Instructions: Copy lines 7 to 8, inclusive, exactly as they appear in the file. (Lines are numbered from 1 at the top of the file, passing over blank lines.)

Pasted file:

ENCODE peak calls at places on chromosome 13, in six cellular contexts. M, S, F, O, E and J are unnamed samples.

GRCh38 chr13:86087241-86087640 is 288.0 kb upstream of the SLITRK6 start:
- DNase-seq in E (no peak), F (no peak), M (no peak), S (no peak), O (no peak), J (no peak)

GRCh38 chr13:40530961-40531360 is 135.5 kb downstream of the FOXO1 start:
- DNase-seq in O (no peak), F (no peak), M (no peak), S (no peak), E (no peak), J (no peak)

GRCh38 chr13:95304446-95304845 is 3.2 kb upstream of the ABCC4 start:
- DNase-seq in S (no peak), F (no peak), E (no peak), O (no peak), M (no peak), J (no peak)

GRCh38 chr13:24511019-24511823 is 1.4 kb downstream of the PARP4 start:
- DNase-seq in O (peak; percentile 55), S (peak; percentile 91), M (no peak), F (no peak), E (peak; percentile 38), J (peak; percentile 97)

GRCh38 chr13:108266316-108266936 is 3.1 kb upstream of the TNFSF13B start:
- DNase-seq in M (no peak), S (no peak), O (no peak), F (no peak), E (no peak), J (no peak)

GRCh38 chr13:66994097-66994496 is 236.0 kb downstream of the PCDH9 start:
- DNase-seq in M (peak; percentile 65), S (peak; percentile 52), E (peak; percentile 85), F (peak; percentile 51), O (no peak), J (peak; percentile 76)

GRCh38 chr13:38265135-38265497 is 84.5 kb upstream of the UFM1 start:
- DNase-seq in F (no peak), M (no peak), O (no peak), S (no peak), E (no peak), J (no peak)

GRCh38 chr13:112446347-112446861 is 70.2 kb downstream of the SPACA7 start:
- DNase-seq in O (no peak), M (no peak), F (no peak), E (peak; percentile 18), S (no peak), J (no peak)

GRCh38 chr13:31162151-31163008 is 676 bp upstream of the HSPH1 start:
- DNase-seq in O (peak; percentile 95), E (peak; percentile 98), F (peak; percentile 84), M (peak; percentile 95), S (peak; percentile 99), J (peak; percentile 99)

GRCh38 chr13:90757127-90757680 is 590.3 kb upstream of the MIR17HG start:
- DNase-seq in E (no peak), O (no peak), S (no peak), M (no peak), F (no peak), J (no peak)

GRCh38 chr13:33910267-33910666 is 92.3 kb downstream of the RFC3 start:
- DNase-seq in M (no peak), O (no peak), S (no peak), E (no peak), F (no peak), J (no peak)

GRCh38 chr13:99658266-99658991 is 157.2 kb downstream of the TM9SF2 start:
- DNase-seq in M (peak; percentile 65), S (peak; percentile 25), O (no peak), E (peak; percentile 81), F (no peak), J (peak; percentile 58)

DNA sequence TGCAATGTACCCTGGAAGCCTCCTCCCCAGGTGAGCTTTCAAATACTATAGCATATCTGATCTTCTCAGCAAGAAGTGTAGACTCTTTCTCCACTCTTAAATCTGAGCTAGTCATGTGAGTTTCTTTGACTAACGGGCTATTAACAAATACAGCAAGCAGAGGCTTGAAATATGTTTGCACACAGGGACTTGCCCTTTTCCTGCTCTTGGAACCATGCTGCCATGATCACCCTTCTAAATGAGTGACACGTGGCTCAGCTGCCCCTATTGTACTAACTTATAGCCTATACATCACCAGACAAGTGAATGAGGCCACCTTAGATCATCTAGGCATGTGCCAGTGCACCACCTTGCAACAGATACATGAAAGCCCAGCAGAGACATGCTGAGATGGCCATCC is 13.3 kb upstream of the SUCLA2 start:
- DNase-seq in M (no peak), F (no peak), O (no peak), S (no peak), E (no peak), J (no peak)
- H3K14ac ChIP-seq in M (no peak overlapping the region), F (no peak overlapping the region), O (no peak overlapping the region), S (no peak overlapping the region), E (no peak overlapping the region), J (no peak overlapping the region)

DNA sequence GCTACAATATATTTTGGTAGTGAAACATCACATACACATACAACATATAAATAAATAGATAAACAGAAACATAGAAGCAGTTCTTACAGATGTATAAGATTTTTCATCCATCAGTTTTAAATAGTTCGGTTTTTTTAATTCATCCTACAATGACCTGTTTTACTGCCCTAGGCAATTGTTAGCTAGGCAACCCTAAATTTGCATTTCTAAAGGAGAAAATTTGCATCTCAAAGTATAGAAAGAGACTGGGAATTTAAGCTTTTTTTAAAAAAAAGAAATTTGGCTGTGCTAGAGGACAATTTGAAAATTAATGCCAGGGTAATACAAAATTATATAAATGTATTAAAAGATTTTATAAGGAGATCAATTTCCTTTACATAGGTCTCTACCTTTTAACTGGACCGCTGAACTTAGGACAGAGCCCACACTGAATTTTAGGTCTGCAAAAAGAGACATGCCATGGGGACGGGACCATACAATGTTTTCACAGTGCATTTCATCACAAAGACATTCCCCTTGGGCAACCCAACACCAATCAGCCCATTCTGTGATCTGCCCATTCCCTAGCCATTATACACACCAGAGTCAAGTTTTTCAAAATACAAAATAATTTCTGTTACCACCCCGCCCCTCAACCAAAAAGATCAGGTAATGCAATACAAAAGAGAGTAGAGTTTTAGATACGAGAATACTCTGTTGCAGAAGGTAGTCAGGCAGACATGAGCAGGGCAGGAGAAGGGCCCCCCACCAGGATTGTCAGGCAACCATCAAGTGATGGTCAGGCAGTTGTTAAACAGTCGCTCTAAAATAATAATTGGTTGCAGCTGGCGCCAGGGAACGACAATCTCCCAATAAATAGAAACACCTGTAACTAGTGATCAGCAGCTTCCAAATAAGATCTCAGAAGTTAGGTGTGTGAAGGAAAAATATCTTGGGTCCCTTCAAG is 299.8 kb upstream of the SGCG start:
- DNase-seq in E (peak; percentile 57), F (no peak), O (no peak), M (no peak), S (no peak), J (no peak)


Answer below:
- DNase-seq in S (no peak), F (no peak), E (no peak), O (no peak), M (no peak), J (no peak)

GRCh38 chr13:24511019-24511823 is 1.4 kb downstream of the PARP4 start: